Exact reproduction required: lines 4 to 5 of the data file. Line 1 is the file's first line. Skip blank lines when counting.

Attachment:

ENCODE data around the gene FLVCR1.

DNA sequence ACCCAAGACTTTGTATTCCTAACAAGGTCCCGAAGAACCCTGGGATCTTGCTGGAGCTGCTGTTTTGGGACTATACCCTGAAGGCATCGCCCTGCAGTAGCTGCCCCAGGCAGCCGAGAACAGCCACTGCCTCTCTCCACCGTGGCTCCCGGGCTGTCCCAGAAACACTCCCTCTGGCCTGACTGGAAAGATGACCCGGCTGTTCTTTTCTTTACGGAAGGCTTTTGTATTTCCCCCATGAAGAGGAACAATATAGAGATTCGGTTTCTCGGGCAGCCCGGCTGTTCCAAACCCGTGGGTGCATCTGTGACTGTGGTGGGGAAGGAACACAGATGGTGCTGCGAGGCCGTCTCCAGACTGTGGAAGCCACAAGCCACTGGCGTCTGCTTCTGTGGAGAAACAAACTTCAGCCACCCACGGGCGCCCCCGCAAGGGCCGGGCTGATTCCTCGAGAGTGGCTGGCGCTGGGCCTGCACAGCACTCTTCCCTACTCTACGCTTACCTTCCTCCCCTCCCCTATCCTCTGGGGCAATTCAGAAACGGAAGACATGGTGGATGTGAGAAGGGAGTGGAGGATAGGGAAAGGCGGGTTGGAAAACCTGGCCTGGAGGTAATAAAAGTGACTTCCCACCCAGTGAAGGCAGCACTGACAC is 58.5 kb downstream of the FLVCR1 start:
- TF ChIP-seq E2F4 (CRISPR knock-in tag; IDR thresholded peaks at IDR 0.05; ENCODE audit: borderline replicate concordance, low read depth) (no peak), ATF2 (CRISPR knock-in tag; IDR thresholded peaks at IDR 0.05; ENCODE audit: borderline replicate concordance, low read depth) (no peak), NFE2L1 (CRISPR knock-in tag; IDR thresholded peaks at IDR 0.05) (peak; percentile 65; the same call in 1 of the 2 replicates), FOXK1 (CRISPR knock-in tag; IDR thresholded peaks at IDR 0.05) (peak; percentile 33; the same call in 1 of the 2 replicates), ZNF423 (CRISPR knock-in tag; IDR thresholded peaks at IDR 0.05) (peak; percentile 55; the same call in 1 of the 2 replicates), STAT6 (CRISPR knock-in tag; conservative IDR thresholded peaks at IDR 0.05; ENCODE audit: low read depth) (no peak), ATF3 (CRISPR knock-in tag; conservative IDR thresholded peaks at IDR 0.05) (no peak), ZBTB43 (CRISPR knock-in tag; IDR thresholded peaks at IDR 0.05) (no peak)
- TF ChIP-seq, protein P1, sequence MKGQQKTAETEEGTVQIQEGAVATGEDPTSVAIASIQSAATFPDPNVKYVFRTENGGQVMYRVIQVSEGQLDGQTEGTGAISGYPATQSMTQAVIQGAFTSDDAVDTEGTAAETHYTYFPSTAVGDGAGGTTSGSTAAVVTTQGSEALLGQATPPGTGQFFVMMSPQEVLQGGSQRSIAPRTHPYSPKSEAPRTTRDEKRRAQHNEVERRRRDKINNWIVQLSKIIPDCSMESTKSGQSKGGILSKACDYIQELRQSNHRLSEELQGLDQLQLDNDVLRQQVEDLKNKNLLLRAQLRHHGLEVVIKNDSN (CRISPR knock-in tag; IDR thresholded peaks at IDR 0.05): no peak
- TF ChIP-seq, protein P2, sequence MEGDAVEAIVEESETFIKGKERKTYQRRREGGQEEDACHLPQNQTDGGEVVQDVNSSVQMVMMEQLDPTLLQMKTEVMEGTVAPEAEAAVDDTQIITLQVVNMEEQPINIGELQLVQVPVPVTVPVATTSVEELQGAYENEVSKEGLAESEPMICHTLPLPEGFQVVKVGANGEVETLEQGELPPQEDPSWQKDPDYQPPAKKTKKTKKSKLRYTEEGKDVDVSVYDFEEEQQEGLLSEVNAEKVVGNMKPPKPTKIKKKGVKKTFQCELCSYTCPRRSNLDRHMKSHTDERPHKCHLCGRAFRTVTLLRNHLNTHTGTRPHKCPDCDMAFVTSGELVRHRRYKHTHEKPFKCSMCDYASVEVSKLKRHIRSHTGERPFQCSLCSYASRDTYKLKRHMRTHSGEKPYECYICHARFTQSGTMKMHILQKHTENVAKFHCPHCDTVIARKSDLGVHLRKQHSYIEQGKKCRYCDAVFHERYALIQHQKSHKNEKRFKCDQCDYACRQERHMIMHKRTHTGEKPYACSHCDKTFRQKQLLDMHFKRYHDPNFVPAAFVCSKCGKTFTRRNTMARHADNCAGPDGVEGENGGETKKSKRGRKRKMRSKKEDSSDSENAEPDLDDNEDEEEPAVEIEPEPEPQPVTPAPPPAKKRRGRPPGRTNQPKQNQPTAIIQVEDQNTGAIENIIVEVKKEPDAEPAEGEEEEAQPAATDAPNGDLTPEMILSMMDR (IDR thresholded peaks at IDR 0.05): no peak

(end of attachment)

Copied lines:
- TF ChIP-seq, protein P1, sequence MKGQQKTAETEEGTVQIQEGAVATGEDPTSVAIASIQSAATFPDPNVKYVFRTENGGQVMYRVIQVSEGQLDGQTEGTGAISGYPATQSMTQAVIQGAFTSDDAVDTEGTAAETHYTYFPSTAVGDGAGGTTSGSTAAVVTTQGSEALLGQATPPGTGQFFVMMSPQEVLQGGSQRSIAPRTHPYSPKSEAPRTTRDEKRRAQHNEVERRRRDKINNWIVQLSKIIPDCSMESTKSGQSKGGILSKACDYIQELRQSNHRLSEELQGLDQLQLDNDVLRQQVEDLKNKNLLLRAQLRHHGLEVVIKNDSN (CRISPR knock-in tag; IDR thresholded peaks at IDR 0.05): no peak
- TF ChIP-seq, protein P2, sequence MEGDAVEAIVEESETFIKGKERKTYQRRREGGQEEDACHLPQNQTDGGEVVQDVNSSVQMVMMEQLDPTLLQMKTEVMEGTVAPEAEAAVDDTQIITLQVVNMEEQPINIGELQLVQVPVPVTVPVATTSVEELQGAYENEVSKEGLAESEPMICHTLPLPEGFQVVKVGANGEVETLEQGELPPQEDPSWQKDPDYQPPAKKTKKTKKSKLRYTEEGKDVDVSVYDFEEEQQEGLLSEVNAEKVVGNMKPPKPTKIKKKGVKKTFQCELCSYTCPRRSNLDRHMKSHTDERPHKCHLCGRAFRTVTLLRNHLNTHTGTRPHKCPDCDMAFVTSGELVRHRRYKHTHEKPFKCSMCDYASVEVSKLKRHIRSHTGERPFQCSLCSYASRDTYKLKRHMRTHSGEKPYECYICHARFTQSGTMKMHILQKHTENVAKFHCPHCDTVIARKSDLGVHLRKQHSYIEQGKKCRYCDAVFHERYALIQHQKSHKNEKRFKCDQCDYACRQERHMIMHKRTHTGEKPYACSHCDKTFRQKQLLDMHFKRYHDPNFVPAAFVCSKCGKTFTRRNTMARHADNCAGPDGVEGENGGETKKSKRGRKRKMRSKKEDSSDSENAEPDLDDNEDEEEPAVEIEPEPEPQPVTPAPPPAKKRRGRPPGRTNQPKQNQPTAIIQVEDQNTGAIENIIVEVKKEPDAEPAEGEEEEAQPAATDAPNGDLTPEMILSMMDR (IDR thresholded peaks at IDR 0.05): no peak